Palestrina’s motets were published in separate partbooks, one for each voice part. This did not mean that they were only performed like that, with one or more unaccompanied singers on each part: in the liturgy they could be accompanied, or substituted, by organ and by instruments like the cornett and sackbutt. Motets also had a use outside of the liturgy, sung for entertainment which might be devotional or not. In that context the words could be dispensed with entirely, with one or more parts played on solo instruments and accompanied by organ, harpsichord, lute or theorbo. The Venetian virtuoso cornett player and composer Giovanni Bassano came from a family of wind players employed in both Venice and London. In 1591 he published a volume of arrangements of motets, madrigals and canzonas by various composers, with his own embellishments for a variety of instruments or sung as ornamented solos. Two of these, Palestrina’s Benedicta sit sancta Trinitas and Introduxit me rex, are performed here by cornett and organ. In both, the top line is played in a decorated fashion by the cornett while the other parts are played on the organ. Bassano’s ornaments are generally formulaic and invite further improvised ornamentation as here. Bruce Dickey has made his own arrangement for cornett and organ of another Palestrina motet, Loquebantur variis linguis, for this recording.
Motets could also be played on the organ without singers or instrumentalists, in which case they became studies in counterpoint, each successive phrase exploiting a musical motif which, though originally conceived to match a phrase of text, could also function on its own. This was the basis for the Italian instrumental ricercar made up of a series of imitative workings of themes, called points of imitation. Eight such ricercari are attributed to Palestrina in a late-sixteenth-century Roman manuscript, one in each of the church modes. They appear with a large number of scored-up motets by him and a host of his contemporaries; the manuscript is thought to have been compiled by a Roman organist for his own use. Ricercari could be played during Mass, particularly during the Offertory, or in other liturgical contexts. Their attribution to Palestrina cannot be verified but he did play the organ and, if he had composed such pieces, they would certainly have been in this style. The two performed here are in the fifth and sixth modes, both Lydian, using the white-note scale starting and finishing on F; in practice the B natural was often replaced by a B flat to avoid the prominent tritone, so that they sound more like our modern major scale. The difference between the two ‘tuoni’ is that the ‘quinto’ exploits a higher range than the ‘sesto’. The former is played by cornett and organ here, the cornett taking the top voice with the other three being played on the organ; the Ricercar del sesto tuono is played on organ only.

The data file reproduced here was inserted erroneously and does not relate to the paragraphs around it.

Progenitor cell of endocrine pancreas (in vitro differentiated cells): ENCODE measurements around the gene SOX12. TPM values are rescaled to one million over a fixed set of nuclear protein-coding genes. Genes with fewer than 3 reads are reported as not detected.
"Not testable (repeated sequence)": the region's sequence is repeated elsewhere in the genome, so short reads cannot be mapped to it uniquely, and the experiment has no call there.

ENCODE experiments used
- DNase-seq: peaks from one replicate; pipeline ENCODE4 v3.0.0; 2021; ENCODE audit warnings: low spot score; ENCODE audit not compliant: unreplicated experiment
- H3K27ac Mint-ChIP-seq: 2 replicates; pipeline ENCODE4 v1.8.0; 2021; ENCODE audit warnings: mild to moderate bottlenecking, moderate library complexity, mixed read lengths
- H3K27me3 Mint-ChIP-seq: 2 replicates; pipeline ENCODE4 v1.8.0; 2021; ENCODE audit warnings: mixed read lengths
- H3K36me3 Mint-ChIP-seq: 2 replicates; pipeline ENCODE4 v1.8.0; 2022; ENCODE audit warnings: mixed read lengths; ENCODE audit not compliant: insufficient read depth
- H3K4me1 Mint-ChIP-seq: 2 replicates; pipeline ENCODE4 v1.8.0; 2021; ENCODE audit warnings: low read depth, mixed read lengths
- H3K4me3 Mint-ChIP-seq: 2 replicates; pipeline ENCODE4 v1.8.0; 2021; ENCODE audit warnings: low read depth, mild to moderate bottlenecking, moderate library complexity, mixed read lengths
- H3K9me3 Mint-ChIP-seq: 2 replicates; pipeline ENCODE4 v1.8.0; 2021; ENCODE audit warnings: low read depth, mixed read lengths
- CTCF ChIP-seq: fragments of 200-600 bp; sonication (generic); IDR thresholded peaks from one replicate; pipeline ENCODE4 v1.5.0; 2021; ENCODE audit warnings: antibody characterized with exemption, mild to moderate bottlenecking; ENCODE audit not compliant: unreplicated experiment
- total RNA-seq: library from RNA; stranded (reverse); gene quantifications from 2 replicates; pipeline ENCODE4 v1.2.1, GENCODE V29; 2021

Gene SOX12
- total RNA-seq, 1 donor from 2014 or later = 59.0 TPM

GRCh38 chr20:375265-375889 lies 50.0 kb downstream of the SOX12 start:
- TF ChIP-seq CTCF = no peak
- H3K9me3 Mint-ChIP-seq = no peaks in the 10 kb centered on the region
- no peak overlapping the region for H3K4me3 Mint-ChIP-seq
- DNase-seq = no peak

The music on this recording represents the repertory performed at St Peter’s, or in other Roman churches, in the late 1570s or 1580s, during the celebration of Mass and Vespers on a patronal feast day. On such occasions extra singers (if necessary) and instrumentalists were brought in to attract and impress crowds of people and to fill the large central spaces of the new early-baroque churches then being erected throughout the city. Much of this music displays the more richly sonorous and proto-baroque side of Palestrina’s style, often overlooked due to his received image as a relatively austere composer with a particular skill in counterpoint. As we can hear, that skill was certainly there, but so too was a marvellous ear for musical architecture and a strong commitment to matching the music to the text.
Noel O'Regan © 2018